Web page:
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Eric Widera recently posted about the media’s irresponsible headlines implying that opioids cause cancer growth. This is our most read post to date (over 1000 direct visits plus email subscribers).

Why was this post so widely read? Because this issue touches on a critically important therapy and the media were clearly irresponsible in their treatment of this story. The media took a story about an opioid antagonist (methylnaltrexone) potentially inhibiting cancer growth in mice, and converted this into a story about morphine causing cancer growth.

As a follow up to Eric’s post I emailed the authors of the study, asking them if they would like to comment or post a response. One of the authors called me to give his opinion. He said they have avoided talking to the media, declined multiple interviews with the press, and would not post a reply on our blog. However, he did state that he believed there is strong reason to suspect that opioids may promote cancer growth, and he wanted me to read the evidence. To that end, he sent me 7 articles to review. I’d like to go over them briefly here.

  1. Singelton, J. et al. Synergistic effects of methylnaltrexone with 5-fluorouracil and bevacizumab on inhibition of vascular endothelial growth factor–induced angiogenesis. Mol Cancer Ther 2008;7(6):1669–79. The authors found that methylnaltrexone reduces the concentration of two chemotherapeutic agents necessary to inhibit cancer cell growth in vitro.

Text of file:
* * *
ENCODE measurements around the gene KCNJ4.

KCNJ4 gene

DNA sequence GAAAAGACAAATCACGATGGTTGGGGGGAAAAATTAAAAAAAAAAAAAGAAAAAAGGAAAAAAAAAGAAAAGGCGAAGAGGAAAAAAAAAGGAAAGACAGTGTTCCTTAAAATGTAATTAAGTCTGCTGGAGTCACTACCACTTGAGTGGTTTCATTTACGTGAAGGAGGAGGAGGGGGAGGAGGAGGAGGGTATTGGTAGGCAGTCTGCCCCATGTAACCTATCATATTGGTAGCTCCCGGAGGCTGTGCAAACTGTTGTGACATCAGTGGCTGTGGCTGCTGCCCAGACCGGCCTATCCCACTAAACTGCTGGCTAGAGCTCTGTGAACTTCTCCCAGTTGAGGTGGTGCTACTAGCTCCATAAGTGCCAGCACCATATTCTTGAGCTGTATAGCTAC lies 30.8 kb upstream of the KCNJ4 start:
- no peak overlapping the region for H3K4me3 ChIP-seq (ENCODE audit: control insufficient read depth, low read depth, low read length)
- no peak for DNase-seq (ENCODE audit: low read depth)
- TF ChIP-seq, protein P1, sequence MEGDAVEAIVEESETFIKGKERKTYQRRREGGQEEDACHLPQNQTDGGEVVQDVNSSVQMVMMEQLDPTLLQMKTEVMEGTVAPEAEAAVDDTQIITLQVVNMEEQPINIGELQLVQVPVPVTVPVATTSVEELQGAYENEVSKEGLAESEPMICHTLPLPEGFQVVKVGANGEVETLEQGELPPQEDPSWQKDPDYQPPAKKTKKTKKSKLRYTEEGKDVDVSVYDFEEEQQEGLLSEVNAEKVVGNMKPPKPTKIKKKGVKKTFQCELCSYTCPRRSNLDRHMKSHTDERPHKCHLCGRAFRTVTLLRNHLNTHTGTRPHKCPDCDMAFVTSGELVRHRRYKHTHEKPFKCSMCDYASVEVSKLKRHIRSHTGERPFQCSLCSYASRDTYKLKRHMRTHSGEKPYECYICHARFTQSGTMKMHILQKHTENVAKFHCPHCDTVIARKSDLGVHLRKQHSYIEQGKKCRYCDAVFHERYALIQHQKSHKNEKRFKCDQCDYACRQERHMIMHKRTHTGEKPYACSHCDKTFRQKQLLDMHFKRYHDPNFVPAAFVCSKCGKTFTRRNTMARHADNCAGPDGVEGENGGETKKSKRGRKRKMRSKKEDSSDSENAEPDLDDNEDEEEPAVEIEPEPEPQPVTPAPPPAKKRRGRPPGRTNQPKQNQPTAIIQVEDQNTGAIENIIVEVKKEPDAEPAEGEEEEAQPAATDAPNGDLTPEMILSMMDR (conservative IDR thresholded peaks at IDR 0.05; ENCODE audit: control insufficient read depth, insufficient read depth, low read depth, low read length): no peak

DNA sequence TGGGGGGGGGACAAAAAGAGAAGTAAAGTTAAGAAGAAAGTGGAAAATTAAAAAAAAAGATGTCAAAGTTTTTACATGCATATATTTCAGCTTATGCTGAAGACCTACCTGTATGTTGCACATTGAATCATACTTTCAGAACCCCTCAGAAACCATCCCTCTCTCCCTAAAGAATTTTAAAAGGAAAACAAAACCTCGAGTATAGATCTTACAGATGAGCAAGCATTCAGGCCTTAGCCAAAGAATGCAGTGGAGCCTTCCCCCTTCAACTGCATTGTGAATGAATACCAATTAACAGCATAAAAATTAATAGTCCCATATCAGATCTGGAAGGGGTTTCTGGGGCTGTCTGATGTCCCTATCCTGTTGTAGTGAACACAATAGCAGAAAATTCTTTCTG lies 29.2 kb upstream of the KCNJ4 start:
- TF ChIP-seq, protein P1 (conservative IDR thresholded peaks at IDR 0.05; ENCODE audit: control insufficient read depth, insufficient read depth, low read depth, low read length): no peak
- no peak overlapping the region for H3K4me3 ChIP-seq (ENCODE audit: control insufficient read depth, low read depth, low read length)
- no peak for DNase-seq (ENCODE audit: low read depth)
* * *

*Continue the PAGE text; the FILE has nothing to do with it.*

2. Moss, J. From Bench to Clinic: Our Story with 21st Century Drug Development. Association of University Anesthesiologists Update, Spring 2009. This is a newsletter story discussing the development and testing of methylnaltrexone for treatment of constipation and potential other uses.
  3. Durieux, M. Does Anesthetic Management Affect Cancer Outcome? Anesthesia Patient Safety Foundation newsletter, Winter 2009. A newsletter reviewing the evidence for anesthetic technique influencing cancer surgery outcomes. Regarding opioids, the author notes that one the one hand, opioids have been shown to promote angiogenesis (formation of new blood vessels necessary for tumor growth). On the other hand, opioids have been shown to decrease metastases around the time of surgery in rats, likely due to a decrease in the pain-related stress response (stress can promote cancer spread).
  4. Moss, J, and Israel, R. Effects of Anesthetics on Cancer Recurrence. Letter to the editor. Journal of Clinical Oncology 2009. This letter is a review of prior studies.
  5. Moss, J, and Rosow, C. Development of Peripheral Opioid Antagonists: New Insights Into Opioid Effects. Mayo Clinic Procedings 2008. This is another review.
  6. Singelton, J. et al. Methylnaltrexone inhibits opiate and VEGF-induced angiogenesis:Role of receptor transactivation. This was a laboratory study where the authors found that morphine promotes endothelial cell migration.